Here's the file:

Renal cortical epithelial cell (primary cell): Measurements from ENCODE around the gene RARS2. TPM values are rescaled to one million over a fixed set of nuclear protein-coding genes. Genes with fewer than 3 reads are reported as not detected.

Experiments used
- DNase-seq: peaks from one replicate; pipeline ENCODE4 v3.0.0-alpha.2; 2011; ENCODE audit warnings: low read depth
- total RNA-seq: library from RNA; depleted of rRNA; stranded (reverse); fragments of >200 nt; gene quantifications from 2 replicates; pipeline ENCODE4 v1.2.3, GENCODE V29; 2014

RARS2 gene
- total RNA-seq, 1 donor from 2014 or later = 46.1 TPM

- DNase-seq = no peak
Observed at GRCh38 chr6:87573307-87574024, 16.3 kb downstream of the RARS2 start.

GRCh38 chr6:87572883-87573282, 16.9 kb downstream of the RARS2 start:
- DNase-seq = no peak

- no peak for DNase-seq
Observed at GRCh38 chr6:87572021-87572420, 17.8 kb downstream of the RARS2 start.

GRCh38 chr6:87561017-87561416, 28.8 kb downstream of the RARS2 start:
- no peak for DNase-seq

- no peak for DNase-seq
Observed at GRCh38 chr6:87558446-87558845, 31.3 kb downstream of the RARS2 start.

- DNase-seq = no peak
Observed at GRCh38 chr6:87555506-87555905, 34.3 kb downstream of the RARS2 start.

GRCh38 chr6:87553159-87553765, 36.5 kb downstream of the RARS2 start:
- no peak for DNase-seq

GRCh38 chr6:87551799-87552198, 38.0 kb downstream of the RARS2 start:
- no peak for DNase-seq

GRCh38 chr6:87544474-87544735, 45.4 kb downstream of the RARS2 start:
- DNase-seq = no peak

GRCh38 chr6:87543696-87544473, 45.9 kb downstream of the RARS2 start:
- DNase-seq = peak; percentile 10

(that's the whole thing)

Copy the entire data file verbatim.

Renal cortical epithelial cell (primary cell): Measurements from ENCODE around the gene RARS2. TPM values are rescaled to one million over a fixed set of nuclear protein-coding genes. Genes with fewer than 3 reads are reported as not detected.

Experiments used
- DNase-seq: peaks from one replicate; pipeline ENCODE4 v3.0.0-alpha.2; 2011; ENCODE audit warnings: low read depth
- total RNA-seq: library from RNA; depleted of rRNA; stranded (reverse); fragments of >200 nt; gene quantifications from 2 replicates; pipeline ENCODE4 v1.2.3, GENCODE V29; 2014

RARS2 gene
- total RNA-seq, 1 donor from 2014 or later = 46.1 TPM

- DNase-seq = no peak
Observed at GRCh38 chr6:87573307-87574024, 16.3 kb downstream of the RARS2 start.

GRCh38 chr6:87572883-87573282, 16.9 kb downstream of the RARS2 start:
- DNase-seq = no peak

- no peak for DNase-seq
Observed at GRCh38 chr6:87572021-87572420, 17.8 kb downstream of the RARS2 start.

GRCh38 chr6:87561017-87561416, 28.8 kb downstream of the RARS2 start:
- no peak for DNase-seq

- no peak for DNase-seq
Observed at GRCh38 chr6:87558446-87558845, 31.3 kb downstream of the RARS2 start.

- DNase-seq = no peak
Observed at GRCh38 chr6:87555506-87555905, 34.3 kb downstream of the RARS2 start.

GRCh38 chr6:87553159-87553765, 36.5 kb downstream of the RARS2 start:
- no peak for DNase-seq

GRCh38 chr6:87551799-87552198, 38.0 kb downstream of the RARS2 start:
- no peak for DNase-seq

GRCh38 chr6:87544474-87544735, 45.4 kb downstream of the RARS2 start:
- DNase-seq = no peak

GRCh38 chr6:87543696-87544473, 45.9 kb downstream of the RARS2 start:
- DNase-seq = peak; percentile 10